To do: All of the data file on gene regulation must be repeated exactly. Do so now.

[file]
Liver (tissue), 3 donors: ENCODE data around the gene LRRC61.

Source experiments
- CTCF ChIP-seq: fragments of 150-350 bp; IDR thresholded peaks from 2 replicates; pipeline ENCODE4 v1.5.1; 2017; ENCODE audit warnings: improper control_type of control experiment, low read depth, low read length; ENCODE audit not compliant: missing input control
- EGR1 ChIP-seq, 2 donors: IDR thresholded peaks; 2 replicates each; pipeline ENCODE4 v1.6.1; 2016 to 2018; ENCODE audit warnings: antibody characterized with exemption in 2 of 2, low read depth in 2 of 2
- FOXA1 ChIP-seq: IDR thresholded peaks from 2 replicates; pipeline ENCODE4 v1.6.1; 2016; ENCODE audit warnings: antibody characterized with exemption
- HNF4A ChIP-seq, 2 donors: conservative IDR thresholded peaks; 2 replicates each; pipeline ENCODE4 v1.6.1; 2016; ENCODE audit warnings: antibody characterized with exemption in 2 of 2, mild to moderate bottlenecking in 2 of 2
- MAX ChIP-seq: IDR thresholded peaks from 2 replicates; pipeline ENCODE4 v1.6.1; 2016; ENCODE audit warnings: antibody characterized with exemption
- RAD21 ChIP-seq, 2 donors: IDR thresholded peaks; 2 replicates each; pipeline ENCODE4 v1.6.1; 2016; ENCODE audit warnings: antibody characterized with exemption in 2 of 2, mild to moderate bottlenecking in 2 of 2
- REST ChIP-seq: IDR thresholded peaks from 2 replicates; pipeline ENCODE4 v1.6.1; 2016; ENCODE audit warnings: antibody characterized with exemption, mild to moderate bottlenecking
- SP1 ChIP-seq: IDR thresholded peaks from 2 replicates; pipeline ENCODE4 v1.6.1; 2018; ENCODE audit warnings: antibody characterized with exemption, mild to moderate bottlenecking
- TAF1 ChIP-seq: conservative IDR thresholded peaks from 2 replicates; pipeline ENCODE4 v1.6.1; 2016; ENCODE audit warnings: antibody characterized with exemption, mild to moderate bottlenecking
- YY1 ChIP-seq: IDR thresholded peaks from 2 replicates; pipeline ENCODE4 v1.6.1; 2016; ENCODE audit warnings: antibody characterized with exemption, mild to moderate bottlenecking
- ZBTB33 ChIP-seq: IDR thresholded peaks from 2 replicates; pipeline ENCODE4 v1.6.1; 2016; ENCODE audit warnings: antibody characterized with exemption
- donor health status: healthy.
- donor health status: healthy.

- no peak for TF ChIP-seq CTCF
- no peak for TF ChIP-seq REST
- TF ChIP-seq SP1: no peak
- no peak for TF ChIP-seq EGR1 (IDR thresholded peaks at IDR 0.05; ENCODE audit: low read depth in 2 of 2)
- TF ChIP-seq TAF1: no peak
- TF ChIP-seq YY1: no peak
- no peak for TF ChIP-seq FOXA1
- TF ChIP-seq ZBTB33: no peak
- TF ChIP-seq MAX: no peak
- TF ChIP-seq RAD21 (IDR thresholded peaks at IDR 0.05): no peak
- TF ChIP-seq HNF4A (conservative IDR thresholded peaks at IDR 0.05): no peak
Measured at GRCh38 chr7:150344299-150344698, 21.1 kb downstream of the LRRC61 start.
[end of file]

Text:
Liver (tissue), 3 donors: ENCODE data around the gene LRRC61.

Source experiments
- CTCF ChIP-seq: fragments of 150-350 bp; IDR thresholded peaks from 2 replicates; pipeline ENCODE4 v1.5.1; 2017; ENCODE audit warnings: improper control_type of control experiment, low read depth, low read length; ENCODE audit not compliant: missing input control
- EGR1 ChIP-seq, 2 donors: IDR thresholded peaks; 2 replicates each; pipeline ENCODE4 v1.6.1; 2016 to 2018; ENCODE audit warnings: antibody characterized with exemption in 2 of 2, low read depth in 2 of 2
- FOXA1 ChIP-seq: IDR thresholded peaks from 2 replicates; pipeline ENCODE4 v1.6.1; 2016; ENCODE audit warnings: antibody characterized with exemption
- HNF4A ChIP-seq, 2 donors: conservative IDR thresholded peaks; 2 replicates each; pipeline ENCODE4 v1.6.1; 2016; ENCODE audit warnings: antibody characterized with exemption in 2 of 2, mild to moderate bottlenecking in 2 of 2
- MAX ChIP-seq: IDR thresholded peaks from 2 replicates; pipeline ENCODE4 v1.6.1; 2016; ENCODE audit warnings: antibody characterized with exemption
- RAD21 ChIP-seq, 2 donors: IDR thresholded peaks; 2 replicates each; pipeline ENCODE4 v1.6.1; 2016; ENCODE audit warnings: antibody characterized with exemption in 2 of 2, mild to moderate bottlenecking in 2 of 2
- REST ChIP-seq: IDR thresholded peaks from 2 replicates; pipeline ENCODE4 v1.6.1; 2016; ENCODE audit warnings: antibody characterized with exemption, mild to moderate bottlenecking
- SP1 ChIP-seq: IDR thresholded peaks from 2 replicates; pipeline ENCODE4 v1.6.1; 2018; ENCODE audit warnings: antibody characterized with exemption, mild to moderate bottlenecking
- TAF1 ChIP-seq: conservative IDR thresholded peaks from 2 replicates; pipeline ENCODE4 v1.6.1; 2016; ENCODE audit warnings: antibody characterized with exemption, mild to moderate bottlenecking
- YY1 ChIP-seq: IDR thresholded peaks from 2 replicates; pipeline ENCODE4 v1.6.1; 2016; ENCODE audit warnings: antibody characterized with exemption, mild to moderate bottlenecking
- ZBTB33 ChIP-seq: IDR thresholded peaks from 2 replicates; pipeline ENCODE4 v1.6.1; 2016; ENCODE audit warnings: antibody characterized with exemption
- donor health status: healthy.
- donor health status: healthy.

- no peak for TF ChIP-seq CTCF
- no peak for TF ChIP-seq REST
- TF ChIP-seq SP1: no peak
- no peak for TF ChIP-seq EGR1 (IDR thresholded peaks at IDR 0.05; ENCODE audit: low read depth in 2 of 2)
- TF ChIP-seq TAF1: no peak
- TF ChIP-seq YY1: no peak
- no peak for TF ChIP-seq FOXA1
- TF ChIP-seq ZBTB33: no peak
- TF ChIP-seq MAX: no peak
- TF ChIP-seq RAD21 (IDR thresholded peaks at IDR 0.05): no peak
- TF ChIP-seq HNF4A (conservative IDR thresholded peaks at IDR 0.05): no peak
Measured at GRCh38 chr7:150344299-150344698, 21.1 kb downstream of the LRRC61 start.